Heightened sensitivity to particular sounds? Learn about Hyperacusis
Hyperacusis is a condition where common sounds are uncomfortably loud, to the point that you can’t cope with everyday noises, and try to isolate yourself from the noise.
Although not all that common, hyperacusis is something that can occur if you suffer from tinnitus or have been exposed to sudden impact noise, or an extended period of hazardously loud noise.
This doesn’t mean that you have better than normal hearing, in fact people with hearing loss can also be affected by this debilitating condition. Usually, however, a sufferer of hyperacusis has normal hearing and finds simple sounds like closing doors, flushing toilets or even conversations with more than one or two people, distressing loud. You may not be able to tolerate your partner’s voice – in fact every noise in your environment may be painful.
It can even manifest itself as physical pain, or a feeling of pressure, in your ears. Apart from loud damaging noise - head injuries, some diseases, ototoxic medications and migraines - have been known to cause of hyperacusis. Children with cerebral palsy or autism can also experience hyperacusis
If the hyperacusis occurs in the cochlea, (cochlear hyperacusis) you will experience an abnormal intolerance to everyday sounds. If you have vestibular hyperacusis, your intolerance will be accompanied by dizziness, balance problems and nausea when exposed to annoying sounds.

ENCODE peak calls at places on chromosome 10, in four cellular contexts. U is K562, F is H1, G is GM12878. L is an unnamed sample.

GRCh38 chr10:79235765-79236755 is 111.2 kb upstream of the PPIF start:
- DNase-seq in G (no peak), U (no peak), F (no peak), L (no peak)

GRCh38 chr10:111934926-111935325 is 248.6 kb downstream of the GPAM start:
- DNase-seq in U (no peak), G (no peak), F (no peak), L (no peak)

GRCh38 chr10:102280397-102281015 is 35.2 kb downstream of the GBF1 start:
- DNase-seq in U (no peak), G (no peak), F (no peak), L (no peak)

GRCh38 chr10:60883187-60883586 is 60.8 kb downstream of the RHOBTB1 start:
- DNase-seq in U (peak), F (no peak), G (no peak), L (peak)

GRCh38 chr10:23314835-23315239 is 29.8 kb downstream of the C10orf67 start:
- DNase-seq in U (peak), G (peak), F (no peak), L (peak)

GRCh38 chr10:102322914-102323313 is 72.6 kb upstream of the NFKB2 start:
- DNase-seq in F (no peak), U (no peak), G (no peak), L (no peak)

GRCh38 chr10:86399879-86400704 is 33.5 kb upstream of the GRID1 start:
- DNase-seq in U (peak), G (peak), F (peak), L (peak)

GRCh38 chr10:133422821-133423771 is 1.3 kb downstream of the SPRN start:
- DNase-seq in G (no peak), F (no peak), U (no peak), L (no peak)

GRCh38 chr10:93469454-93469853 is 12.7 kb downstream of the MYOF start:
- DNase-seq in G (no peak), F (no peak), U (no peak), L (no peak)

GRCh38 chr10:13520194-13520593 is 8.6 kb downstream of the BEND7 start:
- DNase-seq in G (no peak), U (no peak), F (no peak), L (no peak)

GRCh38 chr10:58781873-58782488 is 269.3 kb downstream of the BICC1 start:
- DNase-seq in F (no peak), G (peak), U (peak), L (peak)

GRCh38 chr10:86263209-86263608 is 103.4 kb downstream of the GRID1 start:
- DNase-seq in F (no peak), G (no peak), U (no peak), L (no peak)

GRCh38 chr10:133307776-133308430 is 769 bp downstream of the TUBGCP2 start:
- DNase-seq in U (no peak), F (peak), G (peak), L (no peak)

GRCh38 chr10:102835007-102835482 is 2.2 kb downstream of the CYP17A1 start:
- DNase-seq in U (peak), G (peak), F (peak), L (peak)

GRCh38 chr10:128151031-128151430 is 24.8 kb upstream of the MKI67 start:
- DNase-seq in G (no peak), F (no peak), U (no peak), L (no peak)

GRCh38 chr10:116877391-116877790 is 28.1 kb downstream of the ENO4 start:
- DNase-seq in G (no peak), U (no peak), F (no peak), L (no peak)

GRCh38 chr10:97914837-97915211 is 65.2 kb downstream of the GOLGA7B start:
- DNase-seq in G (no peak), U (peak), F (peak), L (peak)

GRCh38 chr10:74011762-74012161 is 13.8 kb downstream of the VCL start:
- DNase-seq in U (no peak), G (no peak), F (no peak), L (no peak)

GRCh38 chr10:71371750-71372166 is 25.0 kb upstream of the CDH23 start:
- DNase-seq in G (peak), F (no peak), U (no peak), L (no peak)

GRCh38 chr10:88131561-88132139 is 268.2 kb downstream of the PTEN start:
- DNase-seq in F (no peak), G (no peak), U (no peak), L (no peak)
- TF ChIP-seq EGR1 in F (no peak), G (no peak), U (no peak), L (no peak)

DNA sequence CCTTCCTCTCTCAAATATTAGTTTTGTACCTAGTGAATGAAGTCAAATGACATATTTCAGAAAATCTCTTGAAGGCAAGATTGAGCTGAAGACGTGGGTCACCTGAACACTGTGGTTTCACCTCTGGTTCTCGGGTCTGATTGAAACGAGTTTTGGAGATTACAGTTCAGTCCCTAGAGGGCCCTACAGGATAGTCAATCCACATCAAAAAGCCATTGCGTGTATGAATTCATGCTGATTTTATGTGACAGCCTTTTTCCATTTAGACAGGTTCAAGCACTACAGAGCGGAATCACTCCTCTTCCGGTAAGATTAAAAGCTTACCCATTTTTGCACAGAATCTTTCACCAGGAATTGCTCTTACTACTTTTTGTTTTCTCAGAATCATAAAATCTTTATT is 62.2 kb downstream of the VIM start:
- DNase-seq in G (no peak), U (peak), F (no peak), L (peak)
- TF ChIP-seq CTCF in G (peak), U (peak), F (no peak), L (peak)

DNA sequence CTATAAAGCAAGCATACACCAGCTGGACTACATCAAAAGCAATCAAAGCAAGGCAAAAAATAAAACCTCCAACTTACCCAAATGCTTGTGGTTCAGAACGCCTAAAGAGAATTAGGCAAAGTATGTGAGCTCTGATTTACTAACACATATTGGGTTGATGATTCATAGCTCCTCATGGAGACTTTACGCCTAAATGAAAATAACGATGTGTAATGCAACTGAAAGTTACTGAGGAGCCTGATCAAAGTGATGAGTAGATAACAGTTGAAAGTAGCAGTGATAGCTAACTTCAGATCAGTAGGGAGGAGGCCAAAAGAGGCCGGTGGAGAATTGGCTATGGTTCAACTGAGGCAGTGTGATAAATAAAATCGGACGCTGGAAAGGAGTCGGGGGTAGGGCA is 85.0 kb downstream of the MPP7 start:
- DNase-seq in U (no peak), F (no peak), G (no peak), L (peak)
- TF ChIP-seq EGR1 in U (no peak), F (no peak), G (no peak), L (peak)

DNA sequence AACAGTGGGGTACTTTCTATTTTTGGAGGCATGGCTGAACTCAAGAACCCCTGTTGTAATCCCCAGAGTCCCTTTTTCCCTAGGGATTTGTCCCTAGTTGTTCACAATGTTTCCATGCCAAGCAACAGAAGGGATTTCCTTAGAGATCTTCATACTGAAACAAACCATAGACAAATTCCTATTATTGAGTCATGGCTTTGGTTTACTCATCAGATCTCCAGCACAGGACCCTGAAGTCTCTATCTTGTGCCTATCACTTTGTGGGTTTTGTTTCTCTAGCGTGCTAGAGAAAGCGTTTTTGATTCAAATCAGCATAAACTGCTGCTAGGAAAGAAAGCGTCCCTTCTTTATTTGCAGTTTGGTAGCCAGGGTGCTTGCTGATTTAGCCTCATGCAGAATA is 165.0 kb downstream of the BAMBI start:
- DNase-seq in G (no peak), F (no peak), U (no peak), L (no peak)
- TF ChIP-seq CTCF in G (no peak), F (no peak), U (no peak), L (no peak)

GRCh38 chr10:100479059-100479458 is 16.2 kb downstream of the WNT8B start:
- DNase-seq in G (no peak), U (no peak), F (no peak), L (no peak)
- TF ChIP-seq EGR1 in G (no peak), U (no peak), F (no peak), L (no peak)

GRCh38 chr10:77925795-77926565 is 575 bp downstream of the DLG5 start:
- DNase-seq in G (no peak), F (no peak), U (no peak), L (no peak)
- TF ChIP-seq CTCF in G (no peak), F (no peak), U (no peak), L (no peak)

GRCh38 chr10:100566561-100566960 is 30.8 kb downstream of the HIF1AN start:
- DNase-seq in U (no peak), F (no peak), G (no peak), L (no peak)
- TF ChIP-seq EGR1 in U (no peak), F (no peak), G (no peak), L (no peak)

Both types of hyperacusis can lead to a fear of normal sounds (known as phonophobia). The sufferer may also experience anxiety, social isolation and depression. Much like untreated hearing loss, hyperacusis can lead to a person withdrawing from interactions with friends and family, as their hyperacusis doesn’t allow normal conversations and connections with people.
The reason as to why the ear can’t cope with everyday sounds isn’t exactly understood, however one theory suggests the ear’s protective mechanism may be malfunctioning, causing an extreme sensitivity to all levels of sound. Whatever the reason for hyperacusis, it’s a condition that needs to be addressed.
Is there treatment for hyperacusis?
Although it’s not a common condition, a person with hyperacusis will need help assistance. Initially a person with hyperacusis may want to protect themselves from the sounds that are distressing them by wearing ear muffs or plugs, and while this is of immediate assistance, it isn’t recommended.
Sound avoidance can sometimes make the person with hyperacusis more sensitive to sound.
One of the more popular forms of treatment is Sound Therapy, which can help retrain the brain to become accustomed to everyday sounds again, reducing the stress of hyperacusis. The treatment is carried out over a number of months where the sufferer is fitted with a hearing device known as a noise-generator and also participates in counselling sessions with a trained professional. Another well-known treatment for hyperacusis is Cognitive Behavioural Therapy.
Again, under the care of a professional, the hyperacusis sufferer learns to deal with their negative thoughts around the hyperacusis and reduce their fears and reactions to sound – giving them more control over the condition.
If you, or someone you know, is suffering from an oversensitivity to sound, a consultation with an audiologist is advised. Help is available. The hyperacusis sufferer can gain skills to equip the brain with coping mechanisms and eventually, over time, desensitise to the perceived loudness of everyday sounds.